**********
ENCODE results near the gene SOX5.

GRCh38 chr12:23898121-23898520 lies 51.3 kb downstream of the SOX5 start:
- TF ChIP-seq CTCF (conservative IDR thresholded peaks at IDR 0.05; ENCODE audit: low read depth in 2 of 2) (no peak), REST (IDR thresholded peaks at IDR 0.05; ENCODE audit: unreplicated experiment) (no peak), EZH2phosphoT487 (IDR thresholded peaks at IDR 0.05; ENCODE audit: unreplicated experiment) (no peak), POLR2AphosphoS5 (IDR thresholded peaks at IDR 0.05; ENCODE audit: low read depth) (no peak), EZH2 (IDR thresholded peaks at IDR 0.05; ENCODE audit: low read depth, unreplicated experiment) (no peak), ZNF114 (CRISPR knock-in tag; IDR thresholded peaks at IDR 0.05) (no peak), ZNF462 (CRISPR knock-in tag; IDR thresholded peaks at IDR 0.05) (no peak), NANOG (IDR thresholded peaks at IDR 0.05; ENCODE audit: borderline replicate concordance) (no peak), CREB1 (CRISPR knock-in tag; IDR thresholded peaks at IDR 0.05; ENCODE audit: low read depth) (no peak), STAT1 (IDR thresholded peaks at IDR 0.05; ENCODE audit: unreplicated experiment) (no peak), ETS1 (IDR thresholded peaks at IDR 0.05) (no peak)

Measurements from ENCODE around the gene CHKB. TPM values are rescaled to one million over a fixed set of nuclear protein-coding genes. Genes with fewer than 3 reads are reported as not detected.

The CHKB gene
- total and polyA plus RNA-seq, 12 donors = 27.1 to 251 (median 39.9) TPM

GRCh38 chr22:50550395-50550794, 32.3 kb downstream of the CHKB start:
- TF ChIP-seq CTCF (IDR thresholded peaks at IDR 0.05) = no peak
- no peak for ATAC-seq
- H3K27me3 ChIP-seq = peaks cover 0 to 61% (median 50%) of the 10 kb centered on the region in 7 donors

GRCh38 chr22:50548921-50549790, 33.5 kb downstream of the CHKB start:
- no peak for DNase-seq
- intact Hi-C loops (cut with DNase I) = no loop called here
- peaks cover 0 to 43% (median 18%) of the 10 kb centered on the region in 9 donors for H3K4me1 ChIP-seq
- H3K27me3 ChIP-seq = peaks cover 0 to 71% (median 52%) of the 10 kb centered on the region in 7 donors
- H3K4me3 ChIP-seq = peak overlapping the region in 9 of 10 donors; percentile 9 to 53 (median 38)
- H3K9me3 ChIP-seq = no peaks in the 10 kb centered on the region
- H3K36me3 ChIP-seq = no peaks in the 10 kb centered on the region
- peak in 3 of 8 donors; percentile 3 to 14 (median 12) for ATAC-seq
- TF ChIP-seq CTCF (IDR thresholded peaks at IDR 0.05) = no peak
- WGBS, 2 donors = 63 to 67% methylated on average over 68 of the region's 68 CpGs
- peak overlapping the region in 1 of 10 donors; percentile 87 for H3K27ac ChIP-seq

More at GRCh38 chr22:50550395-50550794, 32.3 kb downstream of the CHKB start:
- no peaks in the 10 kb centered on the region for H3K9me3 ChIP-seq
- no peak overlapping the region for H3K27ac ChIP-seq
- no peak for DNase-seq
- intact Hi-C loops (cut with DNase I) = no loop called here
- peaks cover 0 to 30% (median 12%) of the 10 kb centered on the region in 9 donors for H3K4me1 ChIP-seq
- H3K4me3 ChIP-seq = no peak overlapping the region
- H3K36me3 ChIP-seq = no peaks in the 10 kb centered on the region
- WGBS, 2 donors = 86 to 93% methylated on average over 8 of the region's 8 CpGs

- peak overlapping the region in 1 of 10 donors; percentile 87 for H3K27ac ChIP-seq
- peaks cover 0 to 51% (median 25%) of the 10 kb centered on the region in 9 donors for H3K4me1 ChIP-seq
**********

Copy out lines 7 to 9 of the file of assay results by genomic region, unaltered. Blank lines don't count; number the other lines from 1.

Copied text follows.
GRCh38 chr22:50550395-50550794, 32.3 kb downstream of the CHKB start:
- TF ChIP-seq CTCF (IDR thresholded peaks at IDR 0.05) = no peak
- no peak for ATAC-seq